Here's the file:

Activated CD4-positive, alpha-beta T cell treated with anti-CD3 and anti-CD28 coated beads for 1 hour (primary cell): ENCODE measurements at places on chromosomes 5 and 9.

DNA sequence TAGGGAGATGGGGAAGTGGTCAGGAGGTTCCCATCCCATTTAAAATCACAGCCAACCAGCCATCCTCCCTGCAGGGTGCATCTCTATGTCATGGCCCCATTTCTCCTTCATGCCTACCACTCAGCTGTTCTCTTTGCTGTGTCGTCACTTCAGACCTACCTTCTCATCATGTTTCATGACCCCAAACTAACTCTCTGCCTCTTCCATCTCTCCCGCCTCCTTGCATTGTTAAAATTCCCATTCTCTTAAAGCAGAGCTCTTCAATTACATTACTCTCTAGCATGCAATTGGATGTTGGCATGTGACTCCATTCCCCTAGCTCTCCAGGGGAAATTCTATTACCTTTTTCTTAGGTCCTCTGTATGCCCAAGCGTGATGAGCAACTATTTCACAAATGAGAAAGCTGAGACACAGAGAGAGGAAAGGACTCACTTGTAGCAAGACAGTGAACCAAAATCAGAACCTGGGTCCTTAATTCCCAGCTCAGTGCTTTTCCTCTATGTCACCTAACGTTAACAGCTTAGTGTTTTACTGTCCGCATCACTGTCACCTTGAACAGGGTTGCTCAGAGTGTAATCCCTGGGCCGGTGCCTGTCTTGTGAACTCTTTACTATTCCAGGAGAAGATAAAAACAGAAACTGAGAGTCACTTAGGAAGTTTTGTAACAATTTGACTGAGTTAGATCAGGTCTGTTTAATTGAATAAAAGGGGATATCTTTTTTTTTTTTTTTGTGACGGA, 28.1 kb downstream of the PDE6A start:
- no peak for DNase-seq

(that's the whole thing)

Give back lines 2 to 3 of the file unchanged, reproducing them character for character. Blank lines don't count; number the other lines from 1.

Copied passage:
DNA sequence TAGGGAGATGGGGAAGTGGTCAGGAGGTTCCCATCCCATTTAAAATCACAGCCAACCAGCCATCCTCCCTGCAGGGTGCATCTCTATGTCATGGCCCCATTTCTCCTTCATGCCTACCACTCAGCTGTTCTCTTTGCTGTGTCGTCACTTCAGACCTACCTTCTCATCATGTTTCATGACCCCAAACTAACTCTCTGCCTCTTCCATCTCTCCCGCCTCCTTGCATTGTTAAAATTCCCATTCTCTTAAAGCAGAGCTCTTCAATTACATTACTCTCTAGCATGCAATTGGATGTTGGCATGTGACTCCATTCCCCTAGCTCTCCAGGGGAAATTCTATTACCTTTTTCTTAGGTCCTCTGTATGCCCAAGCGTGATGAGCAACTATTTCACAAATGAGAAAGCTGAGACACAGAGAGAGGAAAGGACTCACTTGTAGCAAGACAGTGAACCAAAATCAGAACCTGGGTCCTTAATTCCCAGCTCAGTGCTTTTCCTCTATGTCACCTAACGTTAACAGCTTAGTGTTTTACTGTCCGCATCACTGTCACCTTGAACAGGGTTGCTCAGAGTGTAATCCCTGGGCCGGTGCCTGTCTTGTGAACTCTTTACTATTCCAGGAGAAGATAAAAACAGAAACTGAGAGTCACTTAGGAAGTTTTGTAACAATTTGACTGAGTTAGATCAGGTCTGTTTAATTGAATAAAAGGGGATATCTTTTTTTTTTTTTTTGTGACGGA, 28.1 kb downstream of the PDE6A start:
- no peak for DNase-seq